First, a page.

Month: March 2015

Professor Bill Fishman, East End historian – obituary

History professor who studied the rich tapestry of life in London’s East End

Bill Fishman in Fournier Street

Bill Fishman in Fournier Street Photo: Jeff Gilbert

Professor Bill Fishman, who has died aged 93, was the son of an East End tailor who became a professor of social history and one of the greatest experts on the area where he was born.

In his youth Fishman took part in “the Battle of Cable Street”, the clash between Sir Oswald Mosley’s British Union of Fascists and Jews and others in 1936. He recalled how, as the Blackshirts advanced protected by a phalanx of mounted policemen, “We all charged towards Cable Street. At the bottom end, an overturned lorry was used as a barricade and we blocked the road – Hasidic Jews with little beards and great strapping Irish dockers all standing together. People began to throw down their mattresses to block the street and a mass onslaught on the police ensued with two officers even being taken hostage. It all came to an end about 5pm when Mosley did an about-turn. I headed to Dubowzky’s pub on Cannon Street Road, where everyone was embracing.”

His experience of the possibilities of collective action undoubtedly informed his view of the 19th-century predecessors of the Cable Street defenders, in which he moved away from the common representation of the East End poor as a passive, downtrodden underclass. In works such as East End Jewish Radicals 1875-1914 (1975) and East End 1888 (1988) he showed them as agents of change — people who, through cooperative and collective action, were capable of winning significant victories.

In the first book, for example, he showed how, in 1889, during a prolonged strike by Jewish tailors in pursuit of shorter hours, a crucial donation by the Irish dockers to the tailors’ dwindling strike fund helped them to continue and to prevail; 23 years later, in 1912, tailors’ families took in 300 children of striking dockers whose employers were attempting to starve them back to work.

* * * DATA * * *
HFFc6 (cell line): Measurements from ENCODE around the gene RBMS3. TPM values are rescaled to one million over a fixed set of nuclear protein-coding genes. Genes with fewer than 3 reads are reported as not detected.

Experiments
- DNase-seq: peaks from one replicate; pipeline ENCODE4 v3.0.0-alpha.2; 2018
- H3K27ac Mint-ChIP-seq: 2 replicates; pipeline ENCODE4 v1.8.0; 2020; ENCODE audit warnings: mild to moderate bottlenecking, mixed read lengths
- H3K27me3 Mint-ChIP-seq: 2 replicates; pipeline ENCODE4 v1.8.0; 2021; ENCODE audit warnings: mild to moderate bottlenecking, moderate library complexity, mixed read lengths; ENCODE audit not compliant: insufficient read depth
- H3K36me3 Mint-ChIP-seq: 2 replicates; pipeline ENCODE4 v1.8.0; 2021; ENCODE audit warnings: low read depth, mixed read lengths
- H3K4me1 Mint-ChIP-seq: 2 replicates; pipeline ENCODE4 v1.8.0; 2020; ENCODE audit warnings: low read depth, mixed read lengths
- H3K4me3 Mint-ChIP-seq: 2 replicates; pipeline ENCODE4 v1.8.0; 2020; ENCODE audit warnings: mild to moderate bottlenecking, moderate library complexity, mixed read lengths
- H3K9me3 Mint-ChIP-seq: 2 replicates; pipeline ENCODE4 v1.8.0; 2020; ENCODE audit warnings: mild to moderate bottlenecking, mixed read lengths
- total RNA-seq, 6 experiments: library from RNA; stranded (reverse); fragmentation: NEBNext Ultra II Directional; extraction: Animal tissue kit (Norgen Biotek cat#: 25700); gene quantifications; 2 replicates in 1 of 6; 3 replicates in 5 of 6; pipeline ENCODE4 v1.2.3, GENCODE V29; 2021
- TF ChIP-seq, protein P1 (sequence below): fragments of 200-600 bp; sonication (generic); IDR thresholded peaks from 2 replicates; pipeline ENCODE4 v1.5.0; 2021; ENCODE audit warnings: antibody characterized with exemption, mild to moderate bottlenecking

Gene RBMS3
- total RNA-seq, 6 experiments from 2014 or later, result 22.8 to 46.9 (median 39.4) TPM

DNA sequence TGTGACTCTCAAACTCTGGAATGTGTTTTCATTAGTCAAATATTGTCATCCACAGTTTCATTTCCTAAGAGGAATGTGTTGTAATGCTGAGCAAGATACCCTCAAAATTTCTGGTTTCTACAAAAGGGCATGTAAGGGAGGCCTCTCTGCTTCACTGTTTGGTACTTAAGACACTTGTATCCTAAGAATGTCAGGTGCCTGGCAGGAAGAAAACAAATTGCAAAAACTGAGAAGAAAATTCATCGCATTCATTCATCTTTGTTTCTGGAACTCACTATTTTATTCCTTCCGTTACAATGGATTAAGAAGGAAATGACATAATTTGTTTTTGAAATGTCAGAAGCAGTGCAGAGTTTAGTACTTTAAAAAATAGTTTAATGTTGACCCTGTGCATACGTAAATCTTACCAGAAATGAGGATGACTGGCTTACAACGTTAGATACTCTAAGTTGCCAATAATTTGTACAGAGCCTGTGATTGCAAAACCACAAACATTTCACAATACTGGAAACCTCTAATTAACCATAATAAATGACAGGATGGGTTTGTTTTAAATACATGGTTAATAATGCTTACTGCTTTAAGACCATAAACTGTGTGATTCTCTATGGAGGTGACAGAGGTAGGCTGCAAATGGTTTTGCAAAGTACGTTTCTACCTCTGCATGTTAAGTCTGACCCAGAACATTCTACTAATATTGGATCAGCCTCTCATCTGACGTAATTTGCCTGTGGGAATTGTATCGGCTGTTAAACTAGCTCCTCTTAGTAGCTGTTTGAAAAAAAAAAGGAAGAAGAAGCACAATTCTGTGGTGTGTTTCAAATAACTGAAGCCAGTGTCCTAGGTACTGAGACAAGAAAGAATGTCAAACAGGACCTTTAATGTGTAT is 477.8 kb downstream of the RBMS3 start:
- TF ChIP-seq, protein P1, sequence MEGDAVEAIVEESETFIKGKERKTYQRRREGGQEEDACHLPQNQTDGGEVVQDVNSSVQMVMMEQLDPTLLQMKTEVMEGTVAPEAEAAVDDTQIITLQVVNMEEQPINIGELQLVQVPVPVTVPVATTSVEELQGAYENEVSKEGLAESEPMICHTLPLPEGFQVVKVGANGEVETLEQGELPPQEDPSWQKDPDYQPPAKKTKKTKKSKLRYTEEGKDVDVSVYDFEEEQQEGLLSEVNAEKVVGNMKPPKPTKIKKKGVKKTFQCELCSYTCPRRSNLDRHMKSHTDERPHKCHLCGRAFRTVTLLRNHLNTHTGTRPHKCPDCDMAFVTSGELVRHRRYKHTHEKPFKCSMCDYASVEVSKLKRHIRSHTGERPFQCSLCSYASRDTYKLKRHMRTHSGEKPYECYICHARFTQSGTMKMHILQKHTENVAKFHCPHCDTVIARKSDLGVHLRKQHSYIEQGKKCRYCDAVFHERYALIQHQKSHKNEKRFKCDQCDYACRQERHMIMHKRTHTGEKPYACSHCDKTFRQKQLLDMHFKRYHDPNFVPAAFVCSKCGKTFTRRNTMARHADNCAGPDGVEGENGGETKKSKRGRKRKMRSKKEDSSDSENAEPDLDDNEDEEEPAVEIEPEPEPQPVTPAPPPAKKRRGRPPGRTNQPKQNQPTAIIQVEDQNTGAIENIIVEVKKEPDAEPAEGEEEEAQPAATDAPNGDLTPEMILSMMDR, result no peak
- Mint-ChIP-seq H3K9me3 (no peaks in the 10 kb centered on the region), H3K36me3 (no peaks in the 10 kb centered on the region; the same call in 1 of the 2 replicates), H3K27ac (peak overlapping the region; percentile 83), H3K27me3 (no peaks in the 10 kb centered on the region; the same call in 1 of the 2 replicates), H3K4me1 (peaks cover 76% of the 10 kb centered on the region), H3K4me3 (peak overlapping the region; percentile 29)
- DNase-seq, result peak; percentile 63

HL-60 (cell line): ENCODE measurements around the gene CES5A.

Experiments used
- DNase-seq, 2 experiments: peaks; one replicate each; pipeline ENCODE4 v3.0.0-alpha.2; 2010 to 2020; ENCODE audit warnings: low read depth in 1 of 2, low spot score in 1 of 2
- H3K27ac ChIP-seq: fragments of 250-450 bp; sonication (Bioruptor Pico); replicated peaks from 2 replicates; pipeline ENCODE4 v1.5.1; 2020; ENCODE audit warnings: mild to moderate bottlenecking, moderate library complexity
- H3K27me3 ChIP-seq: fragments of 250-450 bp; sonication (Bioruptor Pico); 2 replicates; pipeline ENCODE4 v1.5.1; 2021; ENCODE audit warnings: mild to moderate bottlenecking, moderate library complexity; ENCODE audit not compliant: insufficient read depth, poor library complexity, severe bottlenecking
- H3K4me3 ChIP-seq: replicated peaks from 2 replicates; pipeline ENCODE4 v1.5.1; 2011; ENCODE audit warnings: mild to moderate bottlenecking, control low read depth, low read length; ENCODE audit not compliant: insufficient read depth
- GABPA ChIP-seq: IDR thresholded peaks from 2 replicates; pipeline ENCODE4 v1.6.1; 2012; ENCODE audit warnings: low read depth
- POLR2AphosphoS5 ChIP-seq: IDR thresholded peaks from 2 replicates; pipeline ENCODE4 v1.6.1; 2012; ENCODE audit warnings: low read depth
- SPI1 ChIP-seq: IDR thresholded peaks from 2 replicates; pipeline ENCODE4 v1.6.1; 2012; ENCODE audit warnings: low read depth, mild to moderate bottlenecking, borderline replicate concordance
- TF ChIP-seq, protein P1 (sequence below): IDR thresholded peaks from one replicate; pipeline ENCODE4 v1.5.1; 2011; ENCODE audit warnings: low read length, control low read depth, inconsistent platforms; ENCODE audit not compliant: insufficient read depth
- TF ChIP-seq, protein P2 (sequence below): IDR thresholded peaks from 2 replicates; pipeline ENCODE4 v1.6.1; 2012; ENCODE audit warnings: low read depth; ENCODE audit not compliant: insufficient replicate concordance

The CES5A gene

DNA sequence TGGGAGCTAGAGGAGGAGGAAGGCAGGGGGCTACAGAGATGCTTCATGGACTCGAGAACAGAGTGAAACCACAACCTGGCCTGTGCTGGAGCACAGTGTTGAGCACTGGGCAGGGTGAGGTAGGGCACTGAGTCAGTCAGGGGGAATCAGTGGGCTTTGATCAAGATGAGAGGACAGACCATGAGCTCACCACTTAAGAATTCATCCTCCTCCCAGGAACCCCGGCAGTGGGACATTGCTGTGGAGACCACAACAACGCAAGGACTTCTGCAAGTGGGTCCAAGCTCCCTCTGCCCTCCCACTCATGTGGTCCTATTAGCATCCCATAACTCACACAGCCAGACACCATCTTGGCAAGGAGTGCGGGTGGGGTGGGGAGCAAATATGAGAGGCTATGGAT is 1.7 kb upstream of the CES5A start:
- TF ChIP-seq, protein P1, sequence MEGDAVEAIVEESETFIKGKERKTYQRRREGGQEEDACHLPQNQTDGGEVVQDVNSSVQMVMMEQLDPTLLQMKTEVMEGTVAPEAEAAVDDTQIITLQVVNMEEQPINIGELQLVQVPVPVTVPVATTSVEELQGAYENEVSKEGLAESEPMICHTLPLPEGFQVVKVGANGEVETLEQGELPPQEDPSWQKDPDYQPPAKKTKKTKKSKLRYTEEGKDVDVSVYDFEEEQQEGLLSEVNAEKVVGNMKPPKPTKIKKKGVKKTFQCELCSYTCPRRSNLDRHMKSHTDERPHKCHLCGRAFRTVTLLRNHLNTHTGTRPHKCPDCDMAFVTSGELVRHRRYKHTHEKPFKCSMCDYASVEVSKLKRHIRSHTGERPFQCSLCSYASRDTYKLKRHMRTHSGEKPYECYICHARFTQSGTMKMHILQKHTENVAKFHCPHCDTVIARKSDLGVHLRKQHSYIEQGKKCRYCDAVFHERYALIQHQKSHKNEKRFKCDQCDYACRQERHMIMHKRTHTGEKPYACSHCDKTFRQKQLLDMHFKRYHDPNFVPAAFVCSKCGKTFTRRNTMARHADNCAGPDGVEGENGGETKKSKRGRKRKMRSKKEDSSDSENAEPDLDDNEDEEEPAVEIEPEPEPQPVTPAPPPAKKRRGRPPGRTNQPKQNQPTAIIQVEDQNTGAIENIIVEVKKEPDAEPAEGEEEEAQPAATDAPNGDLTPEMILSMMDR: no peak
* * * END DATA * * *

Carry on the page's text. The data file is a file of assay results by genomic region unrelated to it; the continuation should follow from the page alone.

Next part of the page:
In East End 1888, meanwhile, Fishman explored a year rendered infamous by the murders of Jack the Ripper but full of hope by the strike encouraged by the social reformer Annie Bessant on behalf of children employed in the making of sulphur-headed matches.

Fishman gave credit to those members of the establishment who sought to reach across the yawning social divide — William Booth, founder of the Salvation Army, Dr Barnardo, Canon Barnett and Frederick Charrington, son of a local brewer and tireless persecutor of brothel-keepers. Indeed, he argued that the history of the East End showed that crime, disease and extremist politics develop where the wealthier classes fail to intervene.

Therefore, although he was a lifelong Labour supporter, Fishman never forgave Tony Blair for his advice to the public not to give money to beggars. Recalling that his grandfather, a rabbi, never passed a beggar without giving a donation, he said: “I asked him once what if the man was a scrounger or a drug addict? My grandfather said: ‘Let that always be on his conscience, never yours.’ ”

William Jack Fishman was born on April 1 1921 to a Jewish Russian-born father and a mother whose ancestors had come from Ukraine.

Fishman was educated at Central Foundation Grammar School for Boys, which he left aged 14 to work as a clerk. He also joined the Labour League of Youth.

He was 15 when he became involved in the Battle of Cable Street and was later dismissive of Sir Oswald Mosley’s claims that he had never been anti-Jewish. “They came into Stepney with the express purpose of attacking Jews,” he recalled. “I never heard Mosley refer directly to Jews, he was too clever for that. He always spoke of ‘aliens’. But everyone knew what he was talking about. The idea he was not anti-Semitic is absurd.”